I don't understand why banks would take the risks of lending serious $ without being able to liquidate your portfolio if it fell in value. It just sounds too good to be true to be able to borrow against securities, but not have to worry about them going down in value. Sorry if I'm missing something obvious here.

 

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So quick update.  I talked to my financial advisor friend.  The product is called a loan management account.  I scheduled a meeting for next week to discuss the matter more indepth.

 

Basically, the advantage of getting a 30-year mortgage is that even though your house may significantly decline in value, if you can still make the payments then you're not force to sell the house.  So if I could get financing on those terms for investments then it would be ideal.  With a typical margin account, most sell securities to pay back the margin.  Since I have a taxable account and don't want to take a tax gain hit, making monthly payments to pay off the loan would solve that problem.  I think.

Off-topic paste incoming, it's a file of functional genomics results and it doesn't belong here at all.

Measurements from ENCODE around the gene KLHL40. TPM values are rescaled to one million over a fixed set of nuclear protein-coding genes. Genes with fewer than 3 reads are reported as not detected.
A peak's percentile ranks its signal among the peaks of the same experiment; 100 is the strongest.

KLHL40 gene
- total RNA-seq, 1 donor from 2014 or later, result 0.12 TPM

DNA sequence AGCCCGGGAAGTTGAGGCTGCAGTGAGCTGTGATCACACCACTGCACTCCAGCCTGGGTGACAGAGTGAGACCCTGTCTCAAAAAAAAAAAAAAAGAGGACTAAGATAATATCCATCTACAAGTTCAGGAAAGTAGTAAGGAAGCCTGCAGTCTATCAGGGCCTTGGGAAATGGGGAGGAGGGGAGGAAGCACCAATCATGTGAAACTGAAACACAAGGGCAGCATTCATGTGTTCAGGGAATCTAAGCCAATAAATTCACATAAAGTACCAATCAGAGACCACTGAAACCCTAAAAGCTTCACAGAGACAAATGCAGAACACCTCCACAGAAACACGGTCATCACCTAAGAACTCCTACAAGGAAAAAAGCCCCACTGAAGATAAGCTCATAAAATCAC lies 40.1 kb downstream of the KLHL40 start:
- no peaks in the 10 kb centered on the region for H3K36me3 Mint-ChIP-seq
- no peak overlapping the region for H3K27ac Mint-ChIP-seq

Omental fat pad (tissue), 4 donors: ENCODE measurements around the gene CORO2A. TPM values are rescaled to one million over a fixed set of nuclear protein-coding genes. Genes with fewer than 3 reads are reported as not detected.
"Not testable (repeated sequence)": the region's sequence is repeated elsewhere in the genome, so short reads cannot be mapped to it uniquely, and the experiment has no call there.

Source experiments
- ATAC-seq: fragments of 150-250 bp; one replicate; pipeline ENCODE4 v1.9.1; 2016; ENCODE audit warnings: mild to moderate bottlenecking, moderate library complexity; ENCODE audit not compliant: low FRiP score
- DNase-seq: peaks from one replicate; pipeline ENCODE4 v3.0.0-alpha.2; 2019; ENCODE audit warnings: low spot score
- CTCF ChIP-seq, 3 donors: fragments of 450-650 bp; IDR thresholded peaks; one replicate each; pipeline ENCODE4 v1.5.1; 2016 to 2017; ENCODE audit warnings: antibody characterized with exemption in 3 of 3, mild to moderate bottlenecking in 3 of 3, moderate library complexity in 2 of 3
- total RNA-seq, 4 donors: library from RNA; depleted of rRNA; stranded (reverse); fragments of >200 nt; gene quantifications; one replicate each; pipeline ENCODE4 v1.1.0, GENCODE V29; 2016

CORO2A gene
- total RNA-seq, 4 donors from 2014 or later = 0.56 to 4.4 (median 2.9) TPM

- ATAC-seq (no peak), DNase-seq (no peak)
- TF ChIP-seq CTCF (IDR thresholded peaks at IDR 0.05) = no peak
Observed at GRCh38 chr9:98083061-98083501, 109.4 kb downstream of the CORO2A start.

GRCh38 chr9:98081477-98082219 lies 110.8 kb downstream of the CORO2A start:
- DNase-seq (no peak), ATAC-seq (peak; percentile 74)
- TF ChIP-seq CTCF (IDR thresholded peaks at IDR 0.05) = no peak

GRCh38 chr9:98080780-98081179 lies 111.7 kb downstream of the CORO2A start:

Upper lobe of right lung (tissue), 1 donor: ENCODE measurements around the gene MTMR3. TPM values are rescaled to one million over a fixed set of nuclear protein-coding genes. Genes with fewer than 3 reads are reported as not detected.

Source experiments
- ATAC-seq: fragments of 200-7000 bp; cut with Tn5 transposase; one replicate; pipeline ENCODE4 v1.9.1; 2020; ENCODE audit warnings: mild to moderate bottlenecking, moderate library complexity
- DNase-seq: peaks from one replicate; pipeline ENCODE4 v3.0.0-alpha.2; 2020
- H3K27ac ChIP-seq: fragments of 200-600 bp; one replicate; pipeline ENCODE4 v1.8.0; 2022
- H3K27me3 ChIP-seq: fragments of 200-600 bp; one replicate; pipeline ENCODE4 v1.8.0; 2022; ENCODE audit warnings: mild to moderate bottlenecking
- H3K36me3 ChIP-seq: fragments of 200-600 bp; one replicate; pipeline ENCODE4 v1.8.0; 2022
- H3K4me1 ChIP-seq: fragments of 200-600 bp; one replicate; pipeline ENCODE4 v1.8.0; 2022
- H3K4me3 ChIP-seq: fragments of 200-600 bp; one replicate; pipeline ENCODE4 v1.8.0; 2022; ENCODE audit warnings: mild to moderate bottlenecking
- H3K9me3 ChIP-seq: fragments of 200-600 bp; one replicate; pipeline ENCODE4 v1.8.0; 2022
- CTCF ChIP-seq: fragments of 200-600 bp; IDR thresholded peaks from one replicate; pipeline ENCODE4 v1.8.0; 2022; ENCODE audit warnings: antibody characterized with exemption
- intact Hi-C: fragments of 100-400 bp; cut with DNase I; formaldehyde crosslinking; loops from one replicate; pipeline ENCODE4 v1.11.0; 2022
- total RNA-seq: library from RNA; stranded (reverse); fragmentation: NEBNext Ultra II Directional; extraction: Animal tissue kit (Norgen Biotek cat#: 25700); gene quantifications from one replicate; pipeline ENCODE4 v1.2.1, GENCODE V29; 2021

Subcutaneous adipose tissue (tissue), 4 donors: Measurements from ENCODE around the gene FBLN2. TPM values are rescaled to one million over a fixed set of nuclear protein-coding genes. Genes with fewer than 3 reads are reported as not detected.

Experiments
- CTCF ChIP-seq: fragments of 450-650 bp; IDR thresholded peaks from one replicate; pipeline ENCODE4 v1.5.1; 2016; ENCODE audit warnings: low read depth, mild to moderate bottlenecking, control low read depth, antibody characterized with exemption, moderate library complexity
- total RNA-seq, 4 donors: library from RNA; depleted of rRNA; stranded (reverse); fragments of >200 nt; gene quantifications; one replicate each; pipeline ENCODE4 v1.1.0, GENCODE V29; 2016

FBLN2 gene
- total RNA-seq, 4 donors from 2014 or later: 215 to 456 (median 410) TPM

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So quick update.  I talked to my financial advisor friend.  The product is called a loan management account.  I scheduled a meeting for next week to discuss the matter more indepth.

 

Basically, the advantage of getting a 30-year mortgage is that even though your house may significantly decline in value, if you can still make the payments then you're not force to sell the house.  So if I could get financing on those terms for investments then it would be ideal.  With a typical margin account, most sell securities to pay back the margin.  Since I have a taxable account and don't want to take a tax gain hit, making monthly payments to pay off the loan would solve that problem.  I think.

 

It sounds  really interesting. let us know how it goes.

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It says right in the first link that they can liquidate the positions for you and you have no control over what they sell.  You are also required to post more collateral if the value of the assets go down in value

 

Read the section titled "Understanding risks associated with your LMA account"

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It says right in the first link that they can liquidate the positions for you and you have no control over what they sell.  You are also required to post more collateral if the value of the assets go down in value